"SWA is not a sexual behavior limited only for poor rural populations," Zequi said. "It is actually a growing health concern today. Just give a few clicks on the search sites on the Internet and you'll come across numerous 'zoo' sites or virtual communities focused on bestiality, many of which are pornographic and sometimes with degrading images." Zequi wants men (and women) who have sex with animals to know that the practice could be hazardous to their health, and he wants clinicians to spread the word to at-risk populations.

Köhler agreed, saying, "From a penile cancer prevention point of view, SWA should be discouraged based on the results of this study." He recommended standard safety precautions with any type of high-risk sexual intercourse: Wear a condom.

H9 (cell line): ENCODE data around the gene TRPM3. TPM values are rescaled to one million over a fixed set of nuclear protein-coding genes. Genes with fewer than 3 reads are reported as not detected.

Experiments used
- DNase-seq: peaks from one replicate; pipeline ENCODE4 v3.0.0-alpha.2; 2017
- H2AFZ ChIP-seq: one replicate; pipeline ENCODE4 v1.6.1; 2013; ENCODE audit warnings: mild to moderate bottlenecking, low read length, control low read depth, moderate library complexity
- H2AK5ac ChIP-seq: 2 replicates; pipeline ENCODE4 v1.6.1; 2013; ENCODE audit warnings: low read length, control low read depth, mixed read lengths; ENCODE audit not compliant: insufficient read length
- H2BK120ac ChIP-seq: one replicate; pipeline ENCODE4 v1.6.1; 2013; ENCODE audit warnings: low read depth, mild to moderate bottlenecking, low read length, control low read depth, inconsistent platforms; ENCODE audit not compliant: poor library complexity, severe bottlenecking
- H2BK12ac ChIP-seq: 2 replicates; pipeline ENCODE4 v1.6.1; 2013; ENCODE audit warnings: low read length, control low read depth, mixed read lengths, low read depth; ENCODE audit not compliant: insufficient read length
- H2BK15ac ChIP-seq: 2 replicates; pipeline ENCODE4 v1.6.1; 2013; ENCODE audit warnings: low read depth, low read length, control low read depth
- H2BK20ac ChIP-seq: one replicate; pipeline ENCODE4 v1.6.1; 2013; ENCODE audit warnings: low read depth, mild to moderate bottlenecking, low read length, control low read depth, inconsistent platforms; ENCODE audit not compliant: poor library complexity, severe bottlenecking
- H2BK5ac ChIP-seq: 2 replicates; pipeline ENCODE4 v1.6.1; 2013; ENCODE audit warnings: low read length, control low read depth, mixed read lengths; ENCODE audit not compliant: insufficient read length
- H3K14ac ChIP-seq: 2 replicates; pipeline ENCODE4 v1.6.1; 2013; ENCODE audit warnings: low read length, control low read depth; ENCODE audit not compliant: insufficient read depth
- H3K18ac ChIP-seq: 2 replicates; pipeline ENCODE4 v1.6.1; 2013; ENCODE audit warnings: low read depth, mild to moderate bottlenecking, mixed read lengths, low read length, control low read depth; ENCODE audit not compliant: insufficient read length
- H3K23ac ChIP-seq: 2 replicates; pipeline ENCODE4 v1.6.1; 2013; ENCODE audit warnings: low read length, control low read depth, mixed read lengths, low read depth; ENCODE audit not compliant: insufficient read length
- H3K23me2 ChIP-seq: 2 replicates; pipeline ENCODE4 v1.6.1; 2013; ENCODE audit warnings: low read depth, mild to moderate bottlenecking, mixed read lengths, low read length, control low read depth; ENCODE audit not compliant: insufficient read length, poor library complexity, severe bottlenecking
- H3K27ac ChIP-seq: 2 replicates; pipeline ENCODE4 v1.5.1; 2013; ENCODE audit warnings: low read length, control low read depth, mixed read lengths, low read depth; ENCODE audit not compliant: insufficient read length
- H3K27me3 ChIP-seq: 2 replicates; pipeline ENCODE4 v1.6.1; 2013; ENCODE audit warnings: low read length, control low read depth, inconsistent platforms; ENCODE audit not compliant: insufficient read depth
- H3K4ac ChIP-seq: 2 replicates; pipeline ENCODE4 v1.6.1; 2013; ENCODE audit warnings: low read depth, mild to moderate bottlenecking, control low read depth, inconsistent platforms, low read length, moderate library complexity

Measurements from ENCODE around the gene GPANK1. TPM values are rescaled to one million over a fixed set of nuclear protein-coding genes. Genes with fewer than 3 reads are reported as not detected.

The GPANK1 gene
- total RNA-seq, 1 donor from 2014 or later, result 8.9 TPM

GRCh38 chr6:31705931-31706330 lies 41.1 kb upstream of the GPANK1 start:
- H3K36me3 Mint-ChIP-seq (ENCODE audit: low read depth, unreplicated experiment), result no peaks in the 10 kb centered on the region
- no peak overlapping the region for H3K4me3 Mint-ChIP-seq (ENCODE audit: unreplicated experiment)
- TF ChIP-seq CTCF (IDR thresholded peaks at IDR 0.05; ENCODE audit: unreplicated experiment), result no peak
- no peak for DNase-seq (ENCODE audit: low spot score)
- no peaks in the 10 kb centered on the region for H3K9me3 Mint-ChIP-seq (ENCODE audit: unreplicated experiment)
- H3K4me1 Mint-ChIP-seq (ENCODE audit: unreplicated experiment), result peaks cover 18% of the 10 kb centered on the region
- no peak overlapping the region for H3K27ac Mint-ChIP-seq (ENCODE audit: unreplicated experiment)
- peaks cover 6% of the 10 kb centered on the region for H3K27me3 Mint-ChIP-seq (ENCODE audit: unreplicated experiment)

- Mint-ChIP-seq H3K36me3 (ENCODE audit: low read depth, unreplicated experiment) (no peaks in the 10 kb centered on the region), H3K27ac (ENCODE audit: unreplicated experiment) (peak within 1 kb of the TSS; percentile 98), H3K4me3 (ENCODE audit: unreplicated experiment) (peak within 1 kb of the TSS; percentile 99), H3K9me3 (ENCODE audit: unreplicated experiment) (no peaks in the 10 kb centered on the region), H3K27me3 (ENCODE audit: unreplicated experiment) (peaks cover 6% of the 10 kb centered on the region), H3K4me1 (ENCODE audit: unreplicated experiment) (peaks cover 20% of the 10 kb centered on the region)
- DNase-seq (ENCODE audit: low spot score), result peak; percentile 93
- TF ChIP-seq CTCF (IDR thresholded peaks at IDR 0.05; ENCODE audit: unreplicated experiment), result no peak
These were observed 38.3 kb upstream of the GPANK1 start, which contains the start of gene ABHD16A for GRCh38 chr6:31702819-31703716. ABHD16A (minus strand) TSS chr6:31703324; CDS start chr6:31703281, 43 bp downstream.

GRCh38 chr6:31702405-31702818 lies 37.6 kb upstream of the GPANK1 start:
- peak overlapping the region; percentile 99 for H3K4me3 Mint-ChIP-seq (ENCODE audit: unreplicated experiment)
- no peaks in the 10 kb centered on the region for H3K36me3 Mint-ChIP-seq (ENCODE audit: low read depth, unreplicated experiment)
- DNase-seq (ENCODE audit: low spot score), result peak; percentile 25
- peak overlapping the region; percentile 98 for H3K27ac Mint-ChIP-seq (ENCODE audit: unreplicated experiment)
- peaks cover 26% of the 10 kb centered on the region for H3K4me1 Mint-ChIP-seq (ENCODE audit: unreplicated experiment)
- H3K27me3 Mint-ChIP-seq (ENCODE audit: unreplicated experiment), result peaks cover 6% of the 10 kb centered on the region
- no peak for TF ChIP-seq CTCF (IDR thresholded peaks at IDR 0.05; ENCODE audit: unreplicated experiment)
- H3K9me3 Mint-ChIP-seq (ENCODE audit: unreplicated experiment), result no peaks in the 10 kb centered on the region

The new study was published online Oct. 24 in the Journal of Sexual Medicine.

by on Dec. 3, 2011 at 7:56 AM
Add your quick reply below:
You must be a member to reply to this post.
Replies (1-10):
by Ruby Member on Dec. 3, 2011 at 8:00 AM
Posted on CafeMom Mobile
by Bronze Member on Dec. 3, 2011 at 8:01 AM

butterball turkeys are routinely molested in the factories....its really sickening..

by Ruby Member on Dec. 3, 2011 at 8:44 AM
There are so many things wrong, from start to finish, with this report. I need another shower.